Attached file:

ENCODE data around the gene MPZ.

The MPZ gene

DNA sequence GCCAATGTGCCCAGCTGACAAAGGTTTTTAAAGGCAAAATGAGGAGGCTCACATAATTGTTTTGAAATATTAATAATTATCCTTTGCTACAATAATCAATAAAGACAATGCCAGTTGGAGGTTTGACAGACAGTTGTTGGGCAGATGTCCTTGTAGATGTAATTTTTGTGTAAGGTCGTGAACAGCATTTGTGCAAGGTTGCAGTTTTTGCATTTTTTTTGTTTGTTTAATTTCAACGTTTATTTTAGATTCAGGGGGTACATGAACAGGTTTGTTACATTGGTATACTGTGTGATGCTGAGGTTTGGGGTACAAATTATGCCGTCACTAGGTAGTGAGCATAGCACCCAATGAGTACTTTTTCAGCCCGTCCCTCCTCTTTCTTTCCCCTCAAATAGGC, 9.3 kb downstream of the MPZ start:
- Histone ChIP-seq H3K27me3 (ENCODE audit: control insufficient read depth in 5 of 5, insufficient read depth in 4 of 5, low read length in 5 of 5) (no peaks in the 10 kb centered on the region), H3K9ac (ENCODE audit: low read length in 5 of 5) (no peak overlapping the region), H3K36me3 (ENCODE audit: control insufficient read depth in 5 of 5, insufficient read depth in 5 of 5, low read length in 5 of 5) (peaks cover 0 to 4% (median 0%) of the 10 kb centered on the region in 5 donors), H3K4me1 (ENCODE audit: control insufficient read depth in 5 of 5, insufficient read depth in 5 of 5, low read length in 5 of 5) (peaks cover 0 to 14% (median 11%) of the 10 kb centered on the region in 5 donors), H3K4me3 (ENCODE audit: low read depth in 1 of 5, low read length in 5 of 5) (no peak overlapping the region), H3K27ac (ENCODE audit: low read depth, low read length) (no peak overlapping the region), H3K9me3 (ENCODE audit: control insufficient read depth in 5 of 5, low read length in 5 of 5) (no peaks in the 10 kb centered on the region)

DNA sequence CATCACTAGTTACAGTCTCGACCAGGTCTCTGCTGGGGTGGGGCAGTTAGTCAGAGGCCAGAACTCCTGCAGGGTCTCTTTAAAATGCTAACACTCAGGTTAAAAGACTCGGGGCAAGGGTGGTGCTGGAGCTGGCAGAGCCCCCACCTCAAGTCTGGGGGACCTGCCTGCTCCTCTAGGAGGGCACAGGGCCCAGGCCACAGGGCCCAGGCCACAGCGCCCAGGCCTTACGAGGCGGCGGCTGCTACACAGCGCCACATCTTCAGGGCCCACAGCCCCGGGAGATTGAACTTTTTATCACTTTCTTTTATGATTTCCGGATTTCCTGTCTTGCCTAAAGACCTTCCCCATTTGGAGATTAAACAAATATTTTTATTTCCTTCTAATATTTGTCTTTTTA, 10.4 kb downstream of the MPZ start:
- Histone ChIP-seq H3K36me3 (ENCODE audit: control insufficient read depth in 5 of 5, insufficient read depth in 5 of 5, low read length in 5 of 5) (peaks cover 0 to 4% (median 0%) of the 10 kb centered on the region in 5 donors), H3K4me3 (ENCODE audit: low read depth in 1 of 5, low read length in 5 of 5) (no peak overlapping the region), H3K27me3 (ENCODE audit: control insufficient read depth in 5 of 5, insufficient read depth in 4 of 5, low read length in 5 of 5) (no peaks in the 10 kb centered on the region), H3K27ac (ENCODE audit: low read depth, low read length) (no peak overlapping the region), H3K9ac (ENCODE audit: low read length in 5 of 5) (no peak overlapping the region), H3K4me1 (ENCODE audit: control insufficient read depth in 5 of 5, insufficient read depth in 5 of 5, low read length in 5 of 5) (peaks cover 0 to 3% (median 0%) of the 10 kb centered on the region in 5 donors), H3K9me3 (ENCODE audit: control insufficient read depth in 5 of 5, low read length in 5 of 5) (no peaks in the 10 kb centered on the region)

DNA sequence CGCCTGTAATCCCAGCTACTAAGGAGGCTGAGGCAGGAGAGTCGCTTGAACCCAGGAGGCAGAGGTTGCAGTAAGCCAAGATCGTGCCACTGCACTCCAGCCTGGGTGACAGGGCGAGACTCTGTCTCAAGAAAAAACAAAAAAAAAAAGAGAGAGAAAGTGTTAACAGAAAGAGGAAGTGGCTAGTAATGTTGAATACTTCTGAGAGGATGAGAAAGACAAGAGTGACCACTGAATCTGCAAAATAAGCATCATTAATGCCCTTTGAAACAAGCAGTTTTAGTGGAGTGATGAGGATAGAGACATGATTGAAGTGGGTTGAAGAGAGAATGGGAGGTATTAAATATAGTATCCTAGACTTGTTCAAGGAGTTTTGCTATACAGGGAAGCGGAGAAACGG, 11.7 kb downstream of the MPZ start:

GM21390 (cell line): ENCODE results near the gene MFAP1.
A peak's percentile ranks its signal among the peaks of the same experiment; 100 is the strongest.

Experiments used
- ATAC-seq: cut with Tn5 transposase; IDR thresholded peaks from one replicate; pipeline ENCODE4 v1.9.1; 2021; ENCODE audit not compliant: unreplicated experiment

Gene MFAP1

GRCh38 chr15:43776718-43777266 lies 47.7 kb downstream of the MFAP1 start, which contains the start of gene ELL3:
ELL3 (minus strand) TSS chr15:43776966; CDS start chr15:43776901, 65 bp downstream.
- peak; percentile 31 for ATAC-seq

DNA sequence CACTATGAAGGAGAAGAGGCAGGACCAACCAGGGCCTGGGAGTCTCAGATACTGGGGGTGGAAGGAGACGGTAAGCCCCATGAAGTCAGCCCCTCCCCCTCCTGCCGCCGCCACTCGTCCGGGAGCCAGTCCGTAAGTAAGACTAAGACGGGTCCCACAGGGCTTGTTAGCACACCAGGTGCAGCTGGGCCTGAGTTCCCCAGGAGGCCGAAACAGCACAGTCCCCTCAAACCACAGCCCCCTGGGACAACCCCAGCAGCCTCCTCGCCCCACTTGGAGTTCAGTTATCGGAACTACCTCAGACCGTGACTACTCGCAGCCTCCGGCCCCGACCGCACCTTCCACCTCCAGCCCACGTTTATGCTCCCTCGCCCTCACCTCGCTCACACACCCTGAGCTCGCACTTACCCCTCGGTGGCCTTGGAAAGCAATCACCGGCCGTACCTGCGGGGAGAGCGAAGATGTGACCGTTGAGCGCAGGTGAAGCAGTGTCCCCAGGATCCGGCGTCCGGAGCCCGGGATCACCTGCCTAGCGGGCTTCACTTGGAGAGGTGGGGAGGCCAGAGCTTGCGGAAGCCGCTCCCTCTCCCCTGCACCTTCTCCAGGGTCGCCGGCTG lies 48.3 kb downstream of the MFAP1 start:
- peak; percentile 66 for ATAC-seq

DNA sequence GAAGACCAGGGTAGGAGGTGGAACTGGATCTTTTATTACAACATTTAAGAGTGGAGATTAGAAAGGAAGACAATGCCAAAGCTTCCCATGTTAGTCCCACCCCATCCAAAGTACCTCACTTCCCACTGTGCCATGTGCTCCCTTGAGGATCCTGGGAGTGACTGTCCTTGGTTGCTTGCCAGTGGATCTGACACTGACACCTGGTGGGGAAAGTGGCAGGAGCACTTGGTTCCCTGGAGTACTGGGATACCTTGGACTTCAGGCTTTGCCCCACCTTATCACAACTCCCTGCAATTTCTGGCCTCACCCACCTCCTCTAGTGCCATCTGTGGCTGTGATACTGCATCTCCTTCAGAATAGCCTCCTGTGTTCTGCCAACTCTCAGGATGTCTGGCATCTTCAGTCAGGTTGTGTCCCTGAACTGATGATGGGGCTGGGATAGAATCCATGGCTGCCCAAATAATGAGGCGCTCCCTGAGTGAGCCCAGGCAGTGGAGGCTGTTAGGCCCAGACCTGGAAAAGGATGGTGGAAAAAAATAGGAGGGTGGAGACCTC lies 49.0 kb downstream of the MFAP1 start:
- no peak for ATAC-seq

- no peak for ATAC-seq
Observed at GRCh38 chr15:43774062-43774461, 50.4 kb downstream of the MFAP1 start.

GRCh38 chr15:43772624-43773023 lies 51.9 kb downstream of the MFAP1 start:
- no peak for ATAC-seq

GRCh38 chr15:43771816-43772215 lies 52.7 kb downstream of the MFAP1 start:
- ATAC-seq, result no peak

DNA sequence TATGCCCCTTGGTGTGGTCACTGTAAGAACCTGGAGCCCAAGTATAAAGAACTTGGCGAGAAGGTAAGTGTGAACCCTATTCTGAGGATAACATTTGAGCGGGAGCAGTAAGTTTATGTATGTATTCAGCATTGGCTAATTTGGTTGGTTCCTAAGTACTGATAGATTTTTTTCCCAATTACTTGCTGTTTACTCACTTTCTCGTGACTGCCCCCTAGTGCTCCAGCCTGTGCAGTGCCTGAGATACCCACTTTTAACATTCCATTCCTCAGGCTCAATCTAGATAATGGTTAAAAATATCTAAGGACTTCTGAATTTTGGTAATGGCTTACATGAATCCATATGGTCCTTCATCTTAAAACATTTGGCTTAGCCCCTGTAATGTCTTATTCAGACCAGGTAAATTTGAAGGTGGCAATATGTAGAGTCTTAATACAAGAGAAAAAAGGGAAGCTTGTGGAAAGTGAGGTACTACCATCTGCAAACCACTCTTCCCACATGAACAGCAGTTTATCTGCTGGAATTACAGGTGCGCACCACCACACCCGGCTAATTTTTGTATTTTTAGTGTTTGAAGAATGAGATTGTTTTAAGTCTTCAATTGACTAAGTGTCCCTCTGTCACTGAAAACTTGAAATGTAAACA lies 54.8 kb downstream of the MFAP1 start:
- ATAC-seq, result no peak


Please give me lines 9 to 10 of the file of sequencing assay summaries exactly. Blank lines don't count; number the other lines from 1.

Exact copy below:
A peak's percentile ranks its signal among the peaks of the same experiment; 100 is the strongest.

Experiments used